By Greg Forster: part four of a series.
In my last post I talked about how the underlying theology of dominance paradigm churches leads to practical deism. Here are three specific ways dominance paradigm churches can overcome this:
The Past: Dominance paradigm churches overestimate both the moral and religious integrity of the American past. There is, to be sure, much that is morally good and authentically Christian in our national history. But it is important to see the ugliness and the Romantic, heretical religious individualism as well. Nothing other than God and his word (incarnate and written) is really pure.
This will not only (hopefully) cure us of poisonous nostalgia and teach us to set forward-looking rather than backward-looking goals. Knowing more clearly the story of how (e.g.) Christianity was essential to the abolition of slavery will also help us to see the deficiencies in our account of moral knowledge.
Real moral goodness is known by nature but it is not fully known by nature. The gospel, the cross and the whole biblical story from beginning to end help us understand what it means to be good in a way that those outside simply don’t have access to. This means the church does not just fight for the good in the public square; it has to develop and offer to each culture a unique understanding of what it means to be good in the context of that particular culture.
The Poor: In my experience, dominance churches overappreciate the role of personal sin in explaining material poverty. They tend to underappreciate the continuing social and cultural (not legal) dysfunctions that are a legacy of past injustice, and also the extent to which the poor are still directly preyed upon by the powerful today. A real effort to help people in material poverty – not cheap and easy distribution of resources, but the kind of hard, long-term work described in books like When Helping Hurts – would force dominance churches to recognize the real-world complexity of justice and mercy more fully. It would also, one hopes, mitigate the tendency to approach every problem by choosing a side and fighting.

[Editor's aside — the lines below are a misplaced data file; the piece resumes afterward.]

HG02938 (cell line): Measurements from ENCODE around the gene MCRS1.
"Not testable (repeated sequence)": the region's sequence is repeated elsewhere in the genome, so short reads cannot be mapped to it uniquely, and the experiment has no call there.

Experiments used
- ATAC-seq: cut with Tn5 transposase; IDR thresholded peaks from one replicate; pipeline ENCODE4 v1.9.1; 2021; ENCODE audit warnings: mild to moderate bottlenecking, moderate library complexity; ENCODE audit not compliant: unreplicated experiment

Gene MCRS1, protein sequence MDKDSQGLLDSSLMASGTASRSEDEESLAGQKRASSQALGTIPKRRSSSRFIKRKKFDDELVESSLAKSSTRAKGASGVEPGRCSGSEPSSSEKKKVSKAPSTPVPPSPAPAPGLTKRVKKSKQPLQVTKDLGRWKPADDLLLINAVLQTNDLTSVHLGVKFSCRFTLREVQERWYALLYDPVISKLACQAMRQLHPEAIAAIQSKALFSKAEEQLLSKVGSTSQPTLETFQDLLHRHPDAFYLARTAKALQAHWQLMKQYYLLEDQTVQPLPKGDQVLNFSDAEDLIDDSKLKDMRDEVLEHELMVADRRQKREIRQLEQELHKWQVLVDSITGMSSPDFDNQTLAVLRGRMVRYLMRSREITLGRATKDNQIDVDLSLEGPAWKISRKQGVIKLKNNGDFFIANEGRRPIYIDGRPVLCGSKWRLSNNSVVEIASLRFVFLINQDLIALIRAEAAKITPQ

The Peace of the Church: When the world-famous culture war pastor told me he couldn’t understand why black Christians tend to vote Democratic in spite of abortion, I offered him my theories about it. He just kept shaking his head – whether because he wasn’t impressed with my theories or because the whole thing was just so discouraging to him, I don’t know.
You know what neither of us did? Neither of us said, “Why don’t we ask them?”
This church was located in a major metropolitan area. There was no shortage of black churches around. Why didn’t we go ask?
In fairness, perhaps because we had good reason to expect such a discussion might not go well. But we owed it to God, to our brothers and sisters, and to ourselves to make the effort regardless of its potential success. And if such an effort had been undertaken wisely, with our eyes on the long term and not immediate gratification, it could have been tremendously fruitful for all.
Ethnic reconciliation is an existential imperative for the church. The New Testament is clear: the church is not the church if it is not a community that transcends national/ethnic boundaries. This is why one of the four traditional characteristics necessary to the true church is that it be “catholic,” i.e. universal, trans-national/ethnic.
Real brotherhood with churches whose ethnic composition differs from ours would not only obey this existential imperative, it would also put us in relationship with people who will shed new light on our understanding of justice and mercy, and hold us accountable for at least acknowledging the concerns we don’t naturally want to – even if we do, in the end, vote in different ways.